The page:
The article doesn’t say a SWAT team was deployed, just that the police responded to a call. The image of a SWAT team is just a stock photo.
The police also did not “storm” anything. The homeowner went outside with a gun in hand and they de-escalated the situation without “storming” or firing any shots.
I don’t really understand what you want the police to do in these situations where they receive calls about gun crimes in progress. They can’t just assume it’s a prank and wait around to see if anyone dies before they choose to send some police to investigate.
In this case perhaps, but the parents' comment wasn't particular to this instance but generic.
And there are tons of cases where SWATing actually happened, unecessary force was deployed, and so on, sometimes even captured on camera...
>I don’t really understand what you want the police to do in these situations where they receive calls about gun crimes in progress.
The same procedure that is followed in civilized countries would be a good start.
Bad accidents happen in Europe, too. Mostly it's because of bad int and armed forces breaking in to innocent people's homes, with children having trauma for life. Sometimes they don't even apologize.
EDIT: Sometimes it's not even by mistake but on purpose. In 2014 after islamist extremists killed journalists over publications of images offending them, some young people expressed their approval for the killing, including a 10-year old girl. Armed police stormed her apartment in the morning while she was sleeping and detained her for 11 hours:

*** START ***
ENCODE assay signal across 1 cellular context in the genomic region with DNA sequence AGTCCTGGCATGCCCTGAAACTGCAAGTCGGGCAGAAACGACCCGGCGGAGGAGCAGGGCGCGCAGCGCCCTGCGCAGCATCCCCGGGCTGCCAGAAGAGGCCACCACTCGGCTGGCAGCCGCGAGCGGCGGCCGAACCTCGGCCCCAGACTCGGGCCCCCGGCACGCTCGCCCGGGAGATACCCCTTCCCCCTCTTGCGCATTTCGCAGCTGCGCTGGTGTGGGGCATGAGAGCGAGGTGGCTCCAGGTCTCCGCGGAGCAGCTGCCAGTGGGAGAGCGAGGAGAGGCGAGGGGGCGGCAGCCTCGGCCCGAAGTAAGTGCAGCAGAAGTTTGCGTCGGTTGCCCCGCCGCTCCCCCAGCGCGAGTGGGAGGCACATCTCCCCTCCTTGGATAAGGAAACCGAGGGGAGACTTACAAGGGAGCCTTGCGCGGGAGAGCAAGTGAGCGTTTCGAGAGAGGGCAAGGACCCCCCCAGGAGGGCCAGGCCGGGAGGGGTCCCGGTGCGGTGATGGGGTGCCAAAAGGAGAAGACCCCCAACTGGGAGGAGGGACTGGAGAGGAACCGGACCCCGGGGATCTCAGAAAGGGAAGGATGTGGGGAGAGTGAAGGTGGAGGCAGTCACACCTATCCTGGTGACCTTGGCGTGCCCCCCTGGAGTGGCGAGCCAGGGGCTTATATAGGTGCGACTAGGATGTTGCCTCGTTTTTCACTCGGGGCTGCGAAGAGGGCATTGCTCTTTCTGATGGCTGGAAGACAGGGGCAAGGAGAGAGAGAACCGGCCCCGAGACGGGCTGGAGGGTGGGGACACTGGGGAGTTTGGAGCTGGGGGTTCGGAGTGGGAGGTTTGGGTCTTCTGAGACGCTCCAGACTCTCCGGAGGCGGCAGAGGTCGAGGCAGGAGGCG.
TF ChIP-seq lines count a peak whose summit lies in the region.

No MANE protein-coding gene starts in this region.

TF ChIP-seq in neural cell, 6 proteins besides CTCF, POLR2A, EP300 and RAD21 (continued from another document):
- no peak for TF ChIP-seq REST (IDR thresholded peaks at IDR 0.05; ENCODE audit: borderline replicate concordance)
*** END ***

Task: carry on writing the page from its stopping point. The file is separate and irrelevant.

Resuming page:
Meh. Almost no Americans own assault rifles. The VAST majority of weapons described as "assault rifles" in the media are nothing of the sort. An AR-15 is a civilian weapon that is just a semi-automatic hunting rifle that looks scary to people who are ignorant with regards to firearms and have been brainwashed by the propaganda from the anti-gun groups.
While it is true that you can own an actual assault rifle (defined as a rifle with full-automatic or select-fire capability), it requires a ton of paperwork, a lot of money, and you can't buy any weapon manufactured after 1986 (this was the so-called "Volkmer/McClure Act"). And as best as I can remember, per FBI stats, no legally owned weapon of this type has ever been used in the commission of a violent crime. Or if one has, the number was so small that it rounds to zero.
You, see, that's a culture problem right there...
A "civilian weapon" should be something more like their fists, or a stick they've picked...
An AR-15 would be very near the end of things to call "a civilian weapon" in a civilized country.
Wait, are you saying that hunting/sporting/self-defense are in violation of the second amendment, or am I misunderstanding? Because that's certainly untrue.
There's a difference between certain rights not being enumerated in the Constitution and those rights violating the Constitution.
In fact, one could say that many of these media-demonized "assault rifles" are less "powerful" than common hunting rifles, as from a pure ballistic energy standpoint, many common hunting cartridges exceed the power of .223 Remington / 5.56 NATO rounds.
Even a stock "hunting rifle"-type Mini-14 can shoot 10+ high powered rounds accurately in a very short length of time. With a pistol grip, an amateur could easily shoot and kill a bunch of people with one, essentially combining the ease of use of a pistol with the power of a long gun.
Common sense dictates that a AR-type rifle with a pistol grip and large capacity magazine is far more deadly for killing people than a technically more powerful .308 rifle.
Tell me you have near zero experience with pistols or long guns without actually saying it. XD
> common sense